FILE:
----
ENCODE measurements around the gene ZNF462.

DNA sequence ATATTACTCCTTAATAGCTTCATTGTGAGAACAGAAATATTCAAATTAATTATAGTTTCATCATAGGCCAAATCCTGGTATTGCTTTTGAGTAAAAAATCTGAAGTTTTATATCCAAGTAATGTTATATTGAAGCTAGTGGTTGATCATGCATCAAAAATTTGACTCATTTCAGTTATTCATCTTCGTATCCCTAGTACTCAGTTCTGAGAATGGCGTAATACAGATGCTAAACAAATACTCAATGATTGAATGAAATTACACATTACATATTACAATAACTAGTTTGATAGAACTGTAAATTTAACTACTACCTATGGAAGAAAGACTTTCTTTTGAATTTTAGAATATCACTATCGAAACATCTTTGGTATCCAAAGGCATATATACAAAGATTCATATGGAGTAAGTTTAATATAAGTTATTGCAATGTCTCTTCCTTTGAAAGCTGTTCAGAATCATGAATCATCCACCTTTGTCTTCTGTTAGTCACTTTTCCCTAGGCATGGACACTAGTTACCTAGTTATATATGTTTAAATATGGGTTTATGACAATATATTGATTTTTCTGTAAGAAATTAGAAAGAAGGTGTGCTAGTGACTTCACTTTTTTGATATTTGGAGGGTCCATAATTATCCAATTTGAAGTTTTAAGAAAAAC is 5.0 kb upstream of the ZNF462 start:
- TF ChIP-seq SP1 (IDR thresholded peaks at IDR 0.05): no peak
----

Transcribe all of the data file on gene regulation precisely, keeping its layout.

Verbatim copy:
ENCODE measurements around the gene ZNF462.

DNA sequence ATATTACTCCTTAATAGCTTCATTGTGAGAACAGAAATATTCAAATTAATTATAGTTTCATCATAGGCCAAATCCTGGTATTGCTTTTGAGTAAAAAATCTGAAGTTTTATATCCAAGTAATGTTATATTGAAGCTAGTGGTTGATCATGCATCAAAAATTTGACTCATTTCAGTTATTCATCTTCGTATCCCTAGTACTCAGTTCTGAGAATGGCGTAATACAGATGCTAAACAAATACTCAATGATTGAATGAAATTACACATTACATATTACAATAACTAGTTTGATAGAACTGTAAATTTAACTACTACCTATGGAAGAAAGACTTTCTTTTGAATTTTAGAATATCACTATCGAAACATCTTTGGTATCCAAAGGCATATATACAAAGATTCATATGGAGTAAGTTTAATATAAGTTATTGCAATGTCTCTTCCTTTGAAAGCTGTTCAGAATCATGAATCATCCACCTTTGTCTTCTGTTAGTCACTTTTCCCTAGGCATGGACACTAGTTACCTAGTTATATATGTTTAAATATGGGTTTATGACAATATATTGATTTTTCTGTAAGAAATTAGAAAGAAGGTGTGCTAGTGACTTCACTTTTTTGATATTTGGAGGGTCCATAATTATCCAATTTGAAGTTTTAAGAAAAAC is 5.0 kb upstream of the ZNF462 start:
- TF ChIP-seq SP1 (IDR thresholded peaks at IDR 0.05): no peak